It seems that the market is optimistic that indeed stimulus will follow whether that is tax cuts under a Trump presidency or spending under a Biden presidency.
Introduction: China first big economy to rebound from pandemic
Good morning, and welcome to our rolling coverage of the world economy, the financial markets, the eurozone and business.
China has become the first major economy to recover from the Covid-19 pandemic. It grew 4.9% between July and September from a year earlier, up from a 3.2% annual rate in the previous quarter, according to government data.
The growth rate was slightly lower than the 5% or more forecast by analysts, but represents a major reversal from the first quarter of this year when the economy shrank by 6.8% – China’s first contraction since 1992 when officials began keeping quarterly GDP data.
China’s central bank governor Yi Gang said on Sunday that officials predict growth of about 2% for 2020. China is expected to be the only G20 economy to grow this year. The world economy as a whole is expected to shrink by 4.4%, according to predictions from the International Monetary Fund, which would be the steepest downturn since the Great Depression.
The Chinese economy remains resilient with great potential. Continued recovery is anticipated, which will benefit the global recovery.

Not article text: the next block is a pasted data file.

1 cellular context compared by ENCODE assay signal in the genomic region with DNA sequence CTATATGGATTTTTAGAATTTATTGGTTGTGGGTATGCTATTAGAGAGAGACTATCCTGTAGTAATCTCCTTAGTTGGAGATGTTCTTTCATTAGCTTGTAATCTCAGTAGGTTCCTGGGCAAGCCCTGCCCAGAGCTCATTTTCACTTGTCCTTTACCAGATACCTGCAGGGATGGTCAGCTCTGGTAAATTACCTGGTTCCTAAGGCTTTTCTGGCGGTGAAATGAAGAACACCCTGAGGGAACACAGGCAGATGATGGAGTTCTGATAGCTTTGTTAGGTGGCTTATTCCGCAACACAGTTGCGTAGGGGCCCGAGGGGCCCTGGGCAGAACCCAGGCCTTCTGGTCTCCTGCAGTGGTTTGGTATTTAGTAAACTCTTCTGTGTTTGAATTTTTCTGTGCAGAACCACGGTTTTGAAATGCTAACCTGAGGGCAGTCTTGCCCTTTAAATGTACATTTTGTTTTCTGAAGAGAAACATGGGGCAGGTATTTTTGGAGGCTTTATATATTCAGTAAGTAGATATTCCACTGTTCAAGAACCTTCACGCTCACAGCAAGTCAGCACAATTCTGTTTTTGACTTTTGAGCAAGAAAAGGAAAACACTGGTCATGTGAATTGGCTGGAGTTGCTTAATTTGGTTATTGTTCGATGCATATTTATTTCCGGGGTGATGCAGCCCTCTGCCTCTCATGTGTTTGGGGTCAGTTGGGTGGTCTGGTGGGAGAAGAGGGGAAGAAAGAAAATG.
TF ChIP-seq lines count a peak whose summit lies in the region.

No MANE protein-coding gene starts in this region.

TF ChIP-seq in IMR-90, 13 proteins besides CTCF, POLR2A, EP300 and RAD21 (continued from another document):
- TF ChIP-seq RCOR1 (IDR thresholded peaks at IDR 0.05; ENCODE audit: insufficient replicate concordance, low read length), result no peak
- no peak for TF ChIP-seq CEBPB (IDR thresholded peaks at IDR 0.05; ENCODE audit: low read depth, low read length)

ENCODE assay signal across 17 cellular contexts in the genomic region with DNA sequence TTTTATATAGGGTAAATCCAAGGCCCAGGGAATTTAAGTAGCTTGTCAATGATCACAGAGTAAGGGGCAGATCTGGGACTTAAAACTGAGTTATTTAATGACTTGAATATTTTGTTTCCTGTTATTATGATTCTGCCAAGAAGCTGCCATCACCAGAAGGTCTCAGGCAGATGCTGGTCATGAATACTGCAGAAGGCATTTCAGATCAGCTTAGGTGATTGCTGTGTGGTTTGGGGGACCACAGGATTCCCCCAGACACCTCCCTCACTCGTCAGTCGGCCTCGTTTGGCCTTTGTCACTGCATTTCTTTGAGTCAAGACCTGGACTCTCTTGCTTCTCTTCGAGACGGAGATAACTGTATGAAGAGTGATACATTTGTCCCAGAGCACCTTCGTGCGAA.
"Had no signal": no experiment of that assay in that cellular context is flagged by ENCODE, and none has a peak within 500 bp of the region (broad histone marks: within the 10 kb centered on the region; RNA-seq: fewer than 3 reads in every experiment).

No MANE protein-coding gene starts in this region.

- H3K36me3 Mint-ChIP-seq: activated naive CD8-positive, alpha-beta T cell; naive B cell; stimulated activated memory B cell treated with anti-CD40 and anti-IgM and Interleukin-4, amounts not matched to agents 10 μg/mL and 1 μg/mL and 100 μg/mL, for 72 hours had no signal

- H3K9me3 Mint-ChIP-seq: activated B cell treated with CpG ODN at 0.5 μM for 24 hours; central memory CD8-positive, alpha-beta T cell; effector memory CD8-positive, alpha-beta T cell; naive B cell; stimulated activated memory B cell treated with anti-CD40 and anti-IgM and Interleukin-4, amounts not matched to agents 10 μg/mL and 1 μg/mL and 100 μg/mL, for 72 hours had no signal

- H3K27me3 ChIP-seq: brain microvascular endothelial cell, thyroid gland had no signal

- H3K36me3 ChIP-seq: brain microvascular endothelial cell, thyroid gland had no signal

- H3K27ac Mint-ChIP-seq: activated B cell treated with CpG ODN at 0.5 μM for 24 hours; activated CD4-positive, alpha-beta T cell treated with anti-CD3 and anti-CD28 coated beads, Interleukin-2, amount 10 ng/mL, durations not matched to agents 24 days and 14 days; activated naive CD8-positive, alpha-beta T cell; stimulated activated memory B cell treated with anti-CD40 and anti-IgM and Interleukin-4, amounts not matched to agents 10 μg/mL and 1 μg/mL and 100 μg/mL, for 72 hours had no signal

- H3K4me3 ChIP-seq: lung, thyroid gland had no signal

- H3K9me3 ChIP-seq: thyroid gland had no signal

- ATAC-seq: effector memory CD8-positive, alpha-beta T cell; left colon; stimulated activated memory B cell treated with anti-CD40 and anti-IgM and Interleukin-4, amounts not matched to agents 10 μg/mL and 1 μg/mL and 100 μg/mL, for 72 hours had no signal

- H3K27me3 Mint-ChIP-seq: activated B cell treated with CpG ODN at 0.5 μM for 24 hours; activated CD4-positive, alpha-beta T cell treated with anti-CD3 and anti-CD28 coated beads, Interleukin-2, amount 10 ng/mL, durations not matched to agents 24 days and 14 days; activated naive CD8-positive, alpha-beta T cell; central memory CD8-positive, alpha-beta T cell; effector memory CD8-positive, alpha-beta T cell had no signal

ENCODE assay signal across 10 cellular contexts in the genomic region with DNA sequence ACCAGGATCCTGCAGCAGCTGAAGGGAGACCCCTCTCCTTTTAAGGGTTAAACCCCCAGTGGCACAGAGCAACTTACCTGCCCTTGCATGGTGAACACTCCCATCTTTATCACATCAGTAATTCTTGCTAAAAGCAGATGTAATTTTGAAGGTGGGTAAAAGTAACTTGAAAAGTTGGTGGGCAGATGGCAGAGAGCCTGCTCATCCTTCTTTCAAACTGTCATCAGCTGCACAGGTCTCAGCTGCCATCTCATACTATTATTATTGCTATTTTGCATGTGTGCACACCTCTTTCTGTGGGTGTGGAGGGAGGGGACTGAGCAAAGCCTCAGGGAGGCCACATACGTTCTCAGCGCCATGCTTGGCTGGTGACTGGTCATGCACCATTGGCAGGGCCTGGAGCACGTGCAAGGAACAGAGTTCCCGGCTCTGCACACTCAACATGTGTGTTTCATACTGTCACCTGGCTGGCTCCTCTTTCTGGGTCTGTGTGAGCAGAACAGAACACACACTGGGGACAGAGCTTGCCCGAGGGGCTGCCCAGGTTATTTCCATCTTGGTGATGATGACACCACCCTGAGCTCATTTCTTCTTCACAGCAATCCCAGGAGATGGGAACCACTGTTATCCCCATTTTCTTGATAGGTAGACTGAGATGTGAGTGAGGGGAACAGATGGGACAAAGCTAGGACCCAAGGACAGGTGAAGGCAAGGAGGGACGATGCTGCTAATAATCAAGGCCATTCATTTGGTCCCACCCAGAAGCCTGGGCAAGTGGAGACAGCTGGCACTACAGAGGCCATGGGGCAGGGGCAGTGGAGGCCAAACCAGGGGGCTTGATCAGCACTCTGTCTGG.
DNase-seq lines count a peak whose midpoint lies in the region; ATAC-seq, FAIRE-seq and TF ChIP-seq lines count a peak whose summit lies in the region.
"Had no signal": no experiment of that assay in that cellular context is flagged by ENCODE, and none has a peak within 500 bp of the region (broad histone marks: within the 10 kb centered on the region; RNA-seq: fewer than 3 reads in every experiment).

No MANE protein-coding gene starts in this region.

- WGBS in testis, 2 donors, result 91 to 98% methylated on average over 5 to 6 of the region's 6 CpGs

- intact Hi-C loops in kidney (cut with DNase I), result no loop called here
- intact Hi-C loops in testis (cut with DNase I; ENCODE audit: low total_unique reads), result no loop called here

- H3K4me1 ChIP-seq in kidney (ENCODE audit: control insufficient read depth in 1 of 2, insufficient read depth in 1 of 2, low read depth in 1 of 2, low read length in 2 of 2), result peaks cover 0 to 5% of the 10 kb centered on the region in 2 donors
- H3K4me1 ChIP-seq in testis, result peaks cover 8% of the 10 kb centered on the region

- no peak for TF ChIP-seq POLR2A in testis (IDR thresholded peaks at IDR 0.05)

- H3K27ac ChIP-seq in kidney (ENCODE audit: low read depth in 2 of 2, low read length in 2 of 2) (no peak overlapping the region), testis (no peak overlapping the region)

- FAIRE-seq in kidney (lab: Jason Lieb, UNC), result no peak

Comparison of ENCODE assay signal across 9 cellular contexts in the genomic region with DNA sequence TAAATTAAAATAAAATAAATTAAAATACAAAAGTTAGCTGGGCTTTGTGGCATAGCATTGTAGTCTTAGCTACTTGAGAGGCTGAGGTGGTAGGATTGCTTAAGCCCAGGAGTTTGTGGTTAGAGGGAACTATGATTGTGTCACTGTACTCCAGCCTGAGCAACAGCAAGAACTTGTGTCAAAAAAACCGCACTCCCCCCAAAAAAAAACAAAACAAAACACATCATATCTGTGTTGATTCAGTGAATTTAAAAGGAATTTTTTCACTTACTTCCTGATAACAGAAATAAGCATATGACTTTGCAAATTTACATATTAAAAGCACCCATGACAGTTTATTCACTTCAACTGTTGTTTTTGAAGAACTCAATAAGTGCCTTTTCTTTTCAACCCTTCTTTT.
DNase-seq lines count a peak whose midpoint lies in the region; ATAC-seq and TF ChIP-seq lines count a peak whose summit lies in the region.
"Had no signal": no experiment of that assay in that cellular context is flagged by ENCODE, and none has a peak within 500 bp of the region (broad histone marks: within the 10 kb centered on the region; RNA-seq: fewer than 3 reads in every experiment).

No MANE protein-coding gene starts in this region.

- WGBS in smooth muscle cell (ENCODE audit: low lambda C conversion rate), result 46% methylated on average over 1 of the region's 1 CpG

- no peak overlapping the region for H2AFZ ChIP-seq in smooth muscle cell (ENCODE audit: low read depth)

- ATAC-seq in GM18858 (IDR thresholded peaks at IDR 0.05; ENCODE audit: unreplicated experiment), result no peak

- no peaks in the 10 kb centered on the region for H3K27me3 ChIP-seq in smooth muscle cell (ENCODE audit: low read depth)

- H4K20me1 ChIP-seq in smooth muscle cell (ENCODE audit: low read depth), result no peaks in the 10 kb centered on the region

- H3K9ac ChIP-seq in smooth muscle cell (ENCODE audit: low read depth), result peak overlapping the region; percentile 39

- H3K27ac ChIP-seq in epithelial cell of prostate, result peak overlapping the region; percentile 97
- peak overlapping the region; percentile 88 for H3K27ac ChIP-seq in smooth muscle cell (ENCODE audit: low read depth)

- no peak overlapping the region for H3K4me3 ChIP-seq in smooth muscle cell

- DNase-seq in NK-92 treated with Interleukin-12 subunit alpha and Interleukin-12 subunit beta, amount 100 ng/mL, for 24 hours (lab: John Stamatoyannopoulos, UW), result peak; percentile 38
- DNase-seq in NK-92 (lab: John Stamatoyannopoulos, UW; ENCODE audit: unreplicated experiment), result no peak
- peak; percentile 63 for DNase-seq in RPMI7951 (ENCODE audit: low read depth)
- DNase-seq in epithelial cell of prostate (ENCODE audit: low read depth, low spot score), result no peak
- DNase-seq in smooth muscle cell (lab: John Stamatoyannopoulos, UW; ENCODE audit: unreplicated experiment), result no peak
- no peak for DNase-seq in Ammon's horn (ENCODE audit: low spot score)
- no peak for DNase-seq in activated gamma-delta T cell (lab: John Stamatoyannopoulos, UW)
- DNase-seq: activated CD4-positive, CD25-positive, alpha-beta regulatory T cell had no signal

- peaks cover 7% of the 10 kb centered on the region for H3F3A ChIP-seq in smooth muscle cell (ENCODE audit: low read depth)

Here is our full story.
While the growth rate disappointed the market, “it was in fact quite good,” says says Iris Pang, chief economist, Greater China, for ING. The most encouraging factor is consumption, she says.
Retail sales jumped to 3.3% YoY in September from 0.5% YoY in August. This big jump shows that consumption has further stabilised, and there was also evidence of more spending from the business side.
Cross-provincial travel has helped the economy a lot as Mainland China “spenders” have stayed in the home country to spend on tourism services and luxury items in the duty-free shops. These activities have created jobs for low-skilled labour market participants and have helped to further stabilise consumption.
Chinese stock markets rose initially but later fell back. The CSI 300 index dropped 0.87%. Other stock markets in Asia rose, however, with Hong Kong’s Hang Seng gaining 0.5% and Japan’s Nikkei up 1.1%. Confidence was boosted by hopes of a US fiscal package and expectations of a coronavirus vaccine by the end of the year.
It’s a big day for central bank speeches, with US Federal Reserve chair Jerome Powell, European Central Bank president Christine Lagarde and Bank of England deputy governor Jon Cunliffe due to to speak this afternoon. Markets will be looking for further clues as to UK central banks’ leanings when it comes to negative rates.
The pound is lingering above a 10-day low as Brexit talks enter a crunch week. Boris Johnson said on Friday that it was time to prepare for a no-deal outcome when the transitional phase ends on 31 December, alarming markets. The EU’s chief negotiator, Michel Barnier, had been due to travel to London for talks with his UK counterpart David Frost, but they will now speak by telephone.
- 1pm BST: Fed chair Jerome Powell speech
- 1:45pm BST: ECB president Christine Lagarde speech
- 3:05pm BST: Bank of England deputy governor Jon Cunliffe speech